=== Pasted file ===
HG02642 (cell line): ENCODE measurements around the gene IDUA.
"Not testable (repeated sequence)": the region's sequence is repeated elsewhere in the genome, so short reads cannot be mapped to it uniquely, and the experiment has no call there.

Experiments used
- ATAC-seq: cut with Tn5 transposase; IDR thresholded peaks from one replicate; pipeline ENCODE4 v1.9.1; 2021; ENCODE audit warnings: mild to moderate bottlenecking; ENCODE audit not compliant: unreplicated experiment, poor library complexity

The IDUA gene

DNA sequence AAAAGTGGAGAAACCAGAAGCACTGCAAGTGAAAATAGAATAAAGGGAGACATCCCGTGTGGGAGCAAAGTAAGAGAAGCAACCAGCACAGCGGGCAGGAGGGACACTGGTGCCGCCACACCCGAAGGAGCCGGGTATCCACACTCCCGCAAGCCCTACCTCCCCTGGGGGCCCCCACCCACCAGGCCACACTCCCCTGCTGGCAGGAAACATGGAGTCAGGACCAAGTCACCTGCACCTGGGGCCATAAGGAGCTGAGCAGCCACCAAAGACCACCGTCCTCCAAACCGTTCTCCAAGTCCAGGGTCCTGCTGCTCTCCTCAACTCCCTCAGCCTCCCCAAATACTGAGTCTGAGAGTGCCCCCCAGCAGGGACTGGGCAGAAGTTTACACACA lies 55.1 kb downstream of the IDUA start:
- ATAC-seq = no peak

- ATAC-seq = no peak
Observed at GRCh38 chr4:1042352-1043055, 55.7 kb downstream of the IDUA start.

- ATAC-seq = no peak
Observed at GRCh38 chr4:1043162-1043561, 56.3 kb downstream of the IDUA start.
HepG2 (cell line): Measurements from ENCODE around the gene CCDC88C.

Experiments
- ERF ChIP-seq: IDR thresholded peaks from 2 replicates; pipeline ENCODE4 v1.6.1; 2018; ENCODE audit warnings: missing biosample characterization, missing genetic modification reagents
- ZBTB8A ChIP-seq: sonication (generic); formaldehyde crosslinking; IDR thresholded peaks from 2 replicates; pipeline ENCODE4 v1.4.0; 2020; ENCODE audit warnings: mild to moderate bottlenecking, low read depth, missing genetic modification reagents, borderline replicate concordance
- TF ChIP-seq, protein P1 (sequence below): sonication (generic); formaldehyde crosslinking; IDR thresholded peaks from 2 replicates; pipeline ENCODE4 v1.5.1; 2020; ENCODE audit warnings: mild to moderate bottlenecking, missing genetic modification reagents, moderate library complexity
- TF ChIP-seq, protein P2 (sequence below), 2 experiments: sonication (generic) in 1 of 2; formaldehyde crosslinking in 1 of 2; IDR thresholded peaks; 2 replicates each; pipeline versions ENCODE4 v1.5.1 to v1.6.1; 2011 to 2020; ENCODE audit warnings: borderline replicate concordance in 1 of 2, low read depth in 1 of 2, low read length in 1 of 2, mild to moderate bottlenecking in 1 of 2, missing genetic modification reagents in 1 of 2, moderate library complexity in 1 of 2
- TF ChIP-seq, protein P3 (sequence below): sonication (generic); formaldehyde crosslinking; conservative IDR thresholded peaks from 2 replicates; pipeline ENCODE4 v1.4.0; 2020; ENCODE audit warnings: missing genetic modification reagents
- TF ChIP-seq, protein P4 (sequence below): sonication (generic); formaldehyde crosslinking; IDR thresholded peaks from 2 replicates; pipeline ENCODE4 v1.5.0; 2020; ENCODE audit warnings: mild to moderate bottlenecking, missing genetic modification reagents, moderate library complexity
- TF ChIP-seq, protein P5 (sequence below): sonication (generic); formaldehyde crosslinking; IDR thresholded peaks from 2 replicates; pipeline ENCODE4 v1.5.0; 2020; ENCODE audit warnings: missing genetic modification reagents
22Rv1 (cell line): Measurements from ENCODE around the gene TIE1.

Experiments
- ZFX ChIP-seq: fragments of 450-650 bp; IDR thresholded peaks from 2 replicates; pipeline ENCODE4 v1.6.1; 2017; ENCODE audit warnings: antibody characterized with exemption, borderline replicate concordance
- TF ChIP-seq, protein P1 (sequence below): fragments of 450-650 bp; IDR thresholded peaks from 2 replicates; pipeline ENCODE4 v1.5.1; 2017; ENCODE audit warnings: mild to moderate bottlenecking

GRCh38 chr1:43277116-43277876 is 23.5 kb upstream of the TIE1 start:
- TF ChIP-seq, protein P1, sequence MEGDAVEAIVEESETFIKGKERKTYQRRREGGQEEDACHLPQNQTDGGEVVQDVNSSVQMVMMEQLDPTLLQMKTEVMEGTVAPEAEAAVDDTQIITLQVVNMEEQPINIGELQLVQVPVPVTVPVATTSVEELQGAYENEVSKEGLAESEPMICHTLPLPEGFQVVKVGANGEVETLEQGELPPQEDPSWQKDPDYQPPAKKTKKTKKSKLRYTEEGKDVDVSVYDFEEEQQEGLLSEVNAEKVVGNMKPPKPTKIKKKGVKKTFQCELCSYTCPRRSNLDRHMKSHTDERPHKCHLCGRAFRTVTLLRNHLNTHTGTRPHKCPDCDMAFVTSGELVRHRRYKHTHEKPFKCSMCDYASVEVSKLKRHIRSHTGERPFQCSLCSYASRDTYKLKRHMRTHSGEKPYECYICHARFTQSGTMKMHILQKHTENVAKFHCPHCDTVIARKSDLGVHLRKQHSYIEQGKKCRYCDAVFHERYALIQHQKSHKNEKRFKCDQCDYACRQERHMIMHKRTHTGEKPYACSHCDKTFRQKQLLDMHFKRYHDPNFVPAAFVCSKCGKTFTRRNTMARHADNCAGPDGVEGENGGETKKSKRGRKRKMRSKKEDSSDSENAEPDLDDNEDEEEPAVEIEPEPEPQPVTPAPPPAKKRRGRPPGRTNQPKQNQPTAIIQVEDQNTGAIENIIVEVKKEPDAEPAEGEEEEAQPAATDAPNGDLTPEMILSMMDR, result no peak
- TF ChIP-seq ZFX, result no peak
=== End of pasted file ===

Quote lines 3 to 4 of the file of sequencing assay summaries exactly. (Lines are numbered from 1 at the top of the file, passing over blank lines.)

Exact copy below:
Experiments used
- ATAC-seq: cut with Tn5 transposase; IDR thresholded peaks from one replicate; pipeline ENCODE4 v1.9.1; 2021; ENCODE audit warnings: mild to moderate bottlenecking; ENCODE audit not compliant: unreplicated experiment, poor library complexity